The Art of Quitting

The Art of Quitting

Therapy is an impossibly shifty thing, which is arguably why the concept of dealing with addiction eludes so many. René, a native of the Netherlands and a former longtime smoker, established the Art of Quitting, an online venue that eases the struggle to quit with the cathartic effects of art. Join us as René discusses the philosophy behind the phenomenon.

“Artwork by definition is something people want to see. Government campaigns and warning messages on packages are imposed onto the public.”

Format: Many people who say they quit smoking often find that they can’t. Do you think that permanently quitting is an excessively idealistic goal?
René: It is said a smoker never really quits. It’s difficult but it can be done. I don’t smoke now and I am happy about that, but from experience I know the craving for a cigarette always hits people at their weakest moments. This is the dirty thing about this drug. You don’t know in advance if you will be strong enough to deal with it in the future. It is with a reason I called this project the “Art of Quitting.” To quit and to stay quit is truly someone’s personal piece of Art.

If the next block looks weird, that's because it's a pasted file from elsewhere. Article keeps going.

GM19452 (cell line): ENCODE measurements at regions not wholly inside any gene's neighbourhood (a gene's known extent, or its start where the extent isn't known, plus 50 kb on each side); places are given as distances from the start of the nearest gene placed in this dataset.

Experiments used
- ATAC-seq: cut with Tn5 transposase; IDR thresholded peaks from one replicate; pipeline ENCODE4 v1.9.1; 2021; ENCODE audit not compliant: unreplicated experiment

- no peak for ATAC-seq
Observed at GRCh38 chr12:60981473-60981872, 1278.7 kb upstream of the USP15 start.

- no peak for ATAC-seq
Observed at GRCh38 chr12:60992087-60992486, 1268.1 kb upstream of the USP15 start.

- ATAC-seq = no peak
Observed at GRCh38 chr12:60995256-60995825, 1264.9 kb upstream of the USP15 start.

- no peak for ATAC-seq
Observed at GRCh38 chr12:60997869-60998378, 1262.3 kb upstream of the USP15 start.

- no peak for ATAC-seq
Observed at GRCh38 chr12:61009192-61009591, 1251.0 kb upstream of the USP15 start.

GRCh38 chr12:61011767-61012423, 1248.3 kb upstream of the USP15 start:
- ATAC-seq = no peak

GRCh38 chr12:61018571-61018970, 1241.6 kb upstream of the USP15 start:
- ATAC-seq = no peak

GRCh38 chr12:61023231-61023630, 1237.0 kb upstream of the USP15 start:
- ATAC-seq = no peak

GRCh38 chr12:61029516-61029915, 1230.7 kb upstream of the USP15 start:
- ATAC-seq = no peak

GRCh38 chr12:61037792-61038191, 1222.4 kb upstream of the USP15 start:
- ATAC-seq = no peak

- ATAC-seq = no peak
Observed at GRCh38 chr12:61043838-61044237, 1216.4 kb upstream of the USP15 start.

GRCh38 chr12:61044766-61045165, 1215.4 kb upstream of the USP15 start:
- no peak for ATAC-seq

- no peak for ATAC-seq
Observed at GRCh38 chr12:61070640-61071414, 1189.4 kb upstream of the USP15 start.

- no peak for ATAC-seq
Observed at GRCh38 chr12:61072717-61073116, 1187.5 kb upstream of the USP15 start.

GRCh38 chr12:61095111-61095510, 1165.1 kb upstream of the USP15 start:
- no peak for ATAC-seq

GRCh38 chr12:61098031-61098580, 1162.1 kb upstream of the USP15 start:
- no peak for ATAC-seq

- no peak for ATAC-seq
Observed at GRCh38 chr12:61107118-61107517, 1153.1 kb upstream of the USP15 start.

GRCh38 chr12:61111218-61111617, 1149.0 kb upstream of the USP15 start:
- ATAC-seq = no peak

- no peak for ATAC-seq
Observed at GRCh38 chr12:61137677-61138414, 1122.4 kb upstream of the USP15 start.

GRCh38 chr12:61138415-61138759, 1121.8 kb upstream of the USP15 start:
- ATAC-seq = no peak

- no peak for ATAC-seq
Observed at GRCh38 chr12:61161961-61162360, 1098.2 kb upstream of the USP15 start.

Format: In your opinion, how significant of a factor is the entertainment industry in promoting smoking for teenagers worldwide?
René: People make their own decision to do what they do. They are influenced by many factors in their decisions and are not only influenced by the entertainment industry; friends, parents, cultural background. I think all smokers, even the stubborn addicted ones, deep inside know they would be better off not to smoke at all.